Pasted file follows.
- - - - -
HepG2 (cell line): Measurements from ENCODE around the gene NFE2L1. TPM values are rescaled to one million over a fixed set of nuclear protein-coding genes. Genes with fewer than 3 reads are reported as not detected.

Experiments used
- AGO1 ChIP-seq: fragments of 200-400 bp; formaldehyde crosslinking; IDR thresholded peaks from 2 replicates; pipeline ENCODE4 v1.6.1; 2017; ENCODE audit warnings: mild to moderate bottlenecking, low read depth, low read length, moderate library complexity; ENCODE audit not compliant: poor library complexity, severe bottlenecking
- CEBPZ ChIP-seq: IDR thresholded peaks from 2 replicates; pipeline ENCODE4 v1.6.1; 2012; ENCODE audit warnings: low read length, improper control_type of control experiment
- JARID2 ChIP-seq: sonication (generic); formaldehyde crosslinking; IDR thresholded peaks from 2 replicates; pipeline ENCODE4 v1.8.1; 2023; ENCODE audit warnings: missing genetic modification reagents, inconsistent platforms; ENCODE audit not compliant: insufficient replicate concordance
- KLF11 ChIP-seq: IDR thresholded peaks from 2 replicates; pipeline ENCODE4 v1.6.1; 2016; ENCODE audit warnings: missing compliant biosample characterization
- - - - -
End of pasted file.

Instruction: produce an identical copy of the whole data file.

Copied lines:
HepG2 (cell line): Measurements from ENCODE around the gene NFE2L1. TPM values are rescaled to one million over a fixed set of nuclear protein-coding genes. Genes with fewer than 3 reads are reported as not detected.

Experiments used
- AGO1 ChIP-seq: fragments of 200-400 bp; formaldehyde crosslinking; IDR thresholded peaks from 2 replicates; pipeline ENCODE4 v1.6.1; 2017; ENCODE audit warnings: mild to moderate bottlenecking, low read depth, low read length, moderate library complexity; ENCODE audit not compliant: poor library complexity, severe bottlenecking
- CEBPZ ChIP-seq: IDR thresholded peaks from 2 replicates; pipeline ENCODE4 v1.6.1; 2012; ENCODE audit warnings: low read length, improper control_type of control experiment
- JARID2 ChIP-seq: sonication (generic); formaldehyde crosslinking; IDR thresholded peaks from 2 replicates; pipeline ENCODE4 v1.8.1; 2023; ENCODE audit warnings: missing genetic modification reagents, inconsistent platforms; ENCODE audit not compliant: insufficient replicate concordance
- KLF11 ChIP-seq: IDR thresholded peaks from 2 replicates; pipeline ENCODE4 v1.6.1; 2016; ENCODE audit warnings: missing compliant biosample characterization